Summary judgment is appropriate when the record, viewed in the light most favorable to the non-moving party, reveals that there is no genuine issue as to any material fact and that the moving party is entitled to judgment as a matter of law. Fed. R. Civ. P. 56; Smith v. Hope School, 560 F.3d 694, 699 (7th Cir. 2009). A "genuine issue" of material fact in the context of a motion for summary judgment is not simply a "metaphysical doubt as to the material facts." Matsushita Elec. Indus. Co., Ltd. v. Zenith Radio Corp.,475 U.S. 574, 586 (1986). Rather, a genuine issue of material fact exists when "the evidence is such that a reasonable jury could return a verdict for the nonmoving party." Anderson v. Liberty Lobby, Inc.,477 U.S. 242, 248 (1986); Insolia v. Philip Morris, Inc.,216 F.3d 596, 599 (7th Cir. 2000). In ruling on a motion for summary judgment, the court must consider the record as a whole, in the light most favorable to the nonmoving party. Anderson, 477 U.S. at 255; Bay v. Cassens Transport Co.,212 F.3d 969, 972 (7th Cir. 2000). When there are cross motions for summary judgment, the court should "construe all inferences in favor of the party against whom the motion under consideration is made." Mote v. Aetna Life Ins. Co., 502 F.3d 601, 606 (7th Cir. 2007)(internal quotations omitted); see also Krieg v. Seybold, 481 F.3d 512, 516 (7th Cir. 2007).
Plaintiffs contend that, as a matter of law, they are entitled to recover the $50,724.96 that they have requested from Defendant. Defendant contends that, as a matter of law, the amount requested by Plaintiffs should be reduced by $18,257.00, which represents $17,944.00 in attorneys' fees and $313.00 in copying fees incurred by Plaintiffs from May 1, 2011 through June 7, 2011 in connection with the Hearing. Pursuant to 20 U.S.C. § 1415(i)(3) (Section 1415(i)(3)), "[i]n any action or proceeding brought under this section, the [district] court, in its discretion, may award reasonable attorneys' fees as part of the costs . . . to a prevailing party who is the parent of a child with a disability." 20 U.S.C. § 1415(i)(3)(B)(i)(I). Under Section 1415(i)(3), "[f]ees awarded . . . shall be based on rates prevailing in the community in which the action or proceeding arose for the kind and quality of services furnished." 20 U.S.C. § 1415(i)(3)(C). The amount of attorneys' fees and costs that is recoverable under Section 1415(i)(3) is limited, since Section 1415(i)(3) also provides, in relevant part, that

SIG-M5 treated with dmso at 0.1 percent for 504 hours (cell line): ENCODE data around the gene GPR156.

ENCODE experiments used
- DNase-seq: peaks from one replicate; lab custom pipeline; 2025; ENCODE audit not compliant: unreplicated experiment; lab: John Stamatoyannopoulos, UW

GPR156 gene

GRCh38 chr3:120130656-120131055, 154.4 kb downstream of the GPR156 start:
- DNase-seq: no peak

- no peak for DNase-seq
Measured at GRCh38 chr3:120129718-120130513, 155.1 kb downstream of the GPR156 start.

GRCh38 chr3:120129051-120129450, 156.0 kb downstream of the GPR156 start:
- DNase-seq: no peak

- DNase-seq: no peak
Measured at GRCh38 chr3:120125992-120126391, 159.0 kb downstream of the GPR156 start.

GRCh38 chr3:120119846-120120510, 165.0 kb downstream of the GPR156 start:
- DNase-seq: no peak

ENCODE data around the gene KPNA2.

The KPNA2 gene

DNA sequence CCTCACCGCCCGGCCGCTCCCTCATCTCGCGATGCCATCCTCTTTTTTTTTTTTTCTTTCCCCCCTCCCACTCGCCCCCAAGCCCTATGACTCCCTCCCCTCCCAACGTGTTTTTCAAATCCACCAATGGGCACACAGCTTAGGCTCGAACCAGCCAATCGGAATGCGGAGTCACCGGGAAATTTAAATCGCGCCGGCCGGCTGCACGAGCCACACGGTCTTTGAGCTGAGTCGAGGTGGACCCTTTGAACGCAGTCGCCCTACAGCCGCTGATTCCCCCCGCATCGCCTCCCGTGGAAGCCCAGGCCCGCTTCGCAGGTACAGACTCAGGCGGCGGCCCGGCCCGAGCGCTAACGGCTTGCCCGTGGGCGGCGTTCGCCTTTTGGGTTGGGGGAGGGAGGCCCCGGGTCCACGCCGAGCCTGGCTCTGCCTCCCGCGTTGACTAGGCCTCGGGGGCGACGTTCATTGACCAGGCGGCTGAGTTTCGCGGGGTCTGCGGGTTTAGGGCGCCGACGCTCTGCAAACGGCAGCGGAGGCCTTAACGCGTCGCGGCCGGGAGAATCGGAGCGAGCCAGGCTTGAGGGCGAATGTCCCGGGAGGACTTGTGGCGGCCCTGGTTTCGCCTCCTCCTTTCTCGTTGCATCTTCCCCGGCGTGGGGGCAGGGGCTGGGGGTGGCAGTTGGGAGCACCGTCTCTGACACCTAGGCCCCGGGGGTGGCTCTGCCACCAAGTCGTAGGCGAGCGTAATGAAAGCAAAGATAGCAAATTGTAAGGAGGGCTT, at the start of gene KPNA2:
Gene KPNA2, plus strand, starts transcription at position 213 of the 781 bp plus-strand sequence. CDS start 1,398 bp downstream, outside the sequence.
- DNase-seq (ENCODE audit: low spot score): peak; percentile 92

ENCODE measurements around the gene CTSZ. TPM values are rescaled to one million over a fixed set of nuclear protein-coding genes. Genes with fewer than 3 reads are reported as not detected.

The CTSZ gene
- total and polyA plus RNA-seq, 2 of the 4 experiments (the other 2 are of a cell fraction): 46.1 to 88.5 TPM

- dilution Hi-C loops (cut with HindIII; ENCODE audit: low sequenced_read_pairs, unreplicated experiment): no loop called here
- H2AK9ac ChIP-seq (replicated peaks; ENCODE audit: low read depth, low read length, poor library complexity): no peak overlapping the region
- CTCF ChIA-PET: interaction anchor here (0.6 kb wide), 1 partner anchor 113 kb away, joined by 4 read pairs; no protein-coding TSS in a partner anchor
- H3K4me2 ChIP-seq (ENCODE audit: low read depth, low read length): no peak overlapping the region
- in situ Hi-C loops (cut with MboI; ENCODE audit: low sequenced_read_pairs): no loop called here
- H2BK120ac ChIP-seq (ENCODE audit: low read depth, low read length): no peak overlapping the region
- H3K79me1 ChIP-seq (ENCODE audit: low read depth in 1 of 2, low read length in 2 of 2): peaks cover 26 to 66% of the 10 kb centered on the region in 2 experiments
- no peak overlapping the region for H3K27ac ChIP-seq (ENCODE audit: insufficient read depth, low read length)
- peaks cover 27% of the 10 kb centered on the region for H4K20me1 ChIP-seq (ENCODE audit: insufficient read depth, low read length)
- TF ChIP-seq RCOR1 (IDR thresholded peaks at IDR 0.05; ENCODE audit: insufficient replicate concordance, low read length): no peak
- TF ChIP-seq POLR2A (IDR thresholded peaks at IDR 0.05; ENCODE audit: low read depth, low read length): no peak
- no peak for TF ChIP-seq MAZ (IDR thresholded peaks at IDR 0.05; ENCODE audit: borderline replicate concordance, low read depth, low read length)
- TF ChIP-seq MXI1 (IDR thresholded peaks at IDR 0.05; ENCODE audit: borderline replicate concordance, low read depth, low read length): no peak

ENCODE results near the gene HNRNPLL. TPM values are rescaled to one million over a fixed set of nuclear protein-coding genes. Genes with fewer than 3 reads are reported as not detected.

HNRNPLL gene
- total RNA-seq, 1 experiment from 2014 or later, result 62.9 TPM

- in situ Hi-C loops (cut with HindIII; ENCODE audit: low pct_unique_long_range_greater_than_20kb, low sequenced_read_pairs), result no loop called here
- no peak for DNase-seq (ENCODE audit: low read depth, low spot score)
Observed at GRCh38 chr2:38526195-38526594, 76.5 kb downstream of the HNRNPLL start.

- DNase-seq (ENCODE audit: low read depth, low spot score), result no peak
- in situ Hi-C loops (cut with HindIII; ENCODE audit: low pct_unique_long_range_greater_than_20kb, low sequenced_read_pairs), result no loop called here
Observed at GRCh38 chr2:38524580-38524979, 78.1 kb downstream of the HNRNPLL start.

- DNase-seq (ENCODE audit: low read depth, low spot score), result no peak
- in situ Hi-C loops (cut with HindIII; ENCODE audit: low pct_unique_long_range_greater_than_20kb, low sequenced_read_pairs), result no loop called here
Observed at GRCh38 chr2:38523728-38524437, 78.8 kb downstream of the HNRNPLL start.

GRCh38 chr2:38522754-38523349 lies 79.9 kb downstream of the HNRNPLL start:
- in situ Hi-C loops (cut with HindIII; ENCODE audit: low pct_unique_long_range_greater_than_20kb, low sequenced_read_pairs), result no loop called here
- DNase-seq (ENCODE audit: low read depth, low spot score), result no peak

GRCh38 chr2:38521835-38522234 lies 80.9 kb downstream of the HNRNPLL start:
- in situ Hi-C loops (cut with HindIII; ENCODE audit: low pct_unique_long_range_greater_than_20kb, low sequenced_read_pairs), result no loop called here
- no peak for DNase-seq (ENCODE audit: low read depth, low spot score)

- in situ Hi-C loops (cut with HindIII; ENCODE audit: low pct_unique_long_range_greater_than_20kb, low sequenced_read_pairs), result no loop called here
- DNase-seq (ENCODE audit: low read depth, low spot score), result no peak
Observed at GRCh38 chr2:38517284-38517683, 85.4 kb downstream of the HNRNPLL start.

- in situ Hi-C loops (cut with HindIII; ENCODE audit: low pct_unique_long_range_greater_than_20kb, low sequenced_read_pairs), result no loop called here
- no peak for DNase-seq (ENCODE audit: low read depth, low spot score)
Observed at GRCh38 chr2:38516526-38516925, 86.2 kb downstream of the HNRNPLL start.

[a]ttorneys' fees may not be awarded and related costs may not be reimbursed in any action or proceeding under this section for services performed subsequent to the time of a written offer of settlement to a parent if--(I) the offer is made within the time prescribed by Rule 68 of the Federal Rules of Civil Procedure or, in the case of an administrative proceeding, at any time more than 10 days before the proceeding begins;
(II) the offer is not accepted within 10 days; and
(III) the court or administrative hearing officer finds that the relief finally obtained by the parents is not more favorable to the parents than the offer of settlement.
20 U.S.C. §1415(i)(3)(D)(i). As an exception to this rule, Section 1415(i)(3) further provides that "[n]otwithstanding [the limitation on attorneys' fees found in] subparagraph (D), an award of attorneys' fees and related costs may be made to a parent who is the prevailing party and who was substantially justified in rejecting the settlement offer." 20 U.S.C. ...